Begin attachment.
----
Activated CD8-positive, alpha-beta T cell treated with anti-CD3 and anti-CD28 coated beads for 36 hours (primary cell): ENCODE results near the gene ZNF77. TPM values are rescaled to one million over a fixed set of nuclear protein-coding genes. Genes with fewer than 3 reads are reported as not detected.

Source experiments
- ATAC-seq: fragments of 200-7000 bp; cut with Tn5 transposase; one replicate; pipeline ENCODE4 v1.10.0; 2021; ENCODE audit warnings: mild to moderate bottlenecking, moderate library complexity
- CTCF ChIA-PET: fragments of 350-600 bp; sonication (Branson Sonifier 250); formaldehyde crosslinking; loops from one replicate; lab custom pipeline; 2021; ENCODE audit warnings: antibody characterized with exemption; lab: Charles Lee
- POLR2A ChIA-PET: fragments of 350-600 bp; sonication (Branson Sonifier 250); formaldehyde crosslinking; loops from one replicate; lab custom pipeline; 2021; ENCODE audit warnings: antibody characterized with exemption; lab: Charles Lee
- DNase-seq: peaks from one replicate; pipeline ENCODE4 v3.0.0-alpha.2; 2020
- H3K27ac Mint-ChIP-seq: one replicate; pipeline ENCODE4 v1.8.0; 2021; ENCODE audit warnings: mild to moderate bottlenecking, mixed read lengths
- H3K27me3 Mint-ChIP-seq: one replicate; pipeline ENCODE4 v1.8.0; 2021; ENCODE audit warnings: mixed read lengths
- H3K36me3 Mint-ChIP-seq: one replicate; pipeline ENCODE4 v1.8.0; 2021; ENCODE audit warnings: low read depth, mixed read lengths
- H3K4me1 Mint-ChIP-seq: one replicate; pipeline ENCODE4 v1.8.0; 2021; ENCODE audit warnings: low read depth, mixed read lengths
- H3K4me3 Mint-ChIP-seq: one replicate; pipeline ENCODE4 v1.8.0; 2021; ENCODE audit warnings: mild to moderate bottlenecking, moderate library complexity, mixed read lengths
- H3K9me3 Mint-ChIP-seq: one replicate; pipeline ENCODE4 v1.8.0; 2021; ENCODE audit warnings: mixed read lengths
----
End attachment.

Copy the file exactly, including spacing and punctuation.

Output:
Activated CD8-positive, alpha-beta T cell treated with anti-CD3 and anti-CD28 coated beads for 36 hours (primary cell): ENCODE results near the gene ZNF77. TPM values are rescaled to one million over a fixed set of nuclear protein-coding genes. Genes with fewer than 3 reads are reported as not detected.

Source experiments
- ATAC-seq: fragments of 200-7000 bp; cut with Tn5 transposase; one replicate; pipeline ENCODE4 v1.10.0; 2021; ENCODE audit warnings: mild to moderate bottlenecking, moderate library complexity
- CTCF ChIA-PET: fragments of 350-600 bp; sonication (Branson Sonifier 250); formaldehyde crosslinking; loops from one replicate; lab custom pipeline; 2021; ENCODE audit warnings: antibody characterized with exemption; lab: Charles Lee
- POLR2A ChIA-PET: fragments of 350-600 bp; sonication (Branson Sonifier 250); formaldehyde crosslinking; loops from one replicate; lab custom pipeline; 2021; ENCODE audit warnings: antibody characterized with exemption; lab: Charles Lee
- DNase-seq: peaks from one replicate; pipeline ENCODE4 v3.0.0-alpha.2; 2020
- H3K27ac Mint-ChIP-seq: one replicate; pipeline ENCODE4 v1.8.0; 2021; ENCODE audit warnings: mild to moderate bottlenecking, mixed read lengths
- H3K27me3 Mint-ChIP-seq: one replicate; pipeline ENCODE4 v1.8.0; 2021; ENCODE audit warnings: mixed read lengths
- H3K36me3 Mint-ChIP-seq: one replicate; pipeline ENCODE4 v1.8.0; 2021; ENCODE audit warnings: low read depth, mixed read lengths
- H3K4me1 Mint-ChIP-seq: one replicate; pipeline ENCODE4 v1.8.0; 2021; ENCODE audit warnings: low read depth, mixed read lengths
- H3K4me3 Mint-ChIP-seq: one replicate; pipeline ENCODE4 v1.8.0; 2021; ENCODE audit warnings: mild to moderate bottlenecking, moderate library complexity, mixed read lengths
- H3K9me3 Mint-ChIP-seq: one replicate; pipeline ENCODE4 v1.8.0; 2021; ENCODE audit warnings: mixed read lengths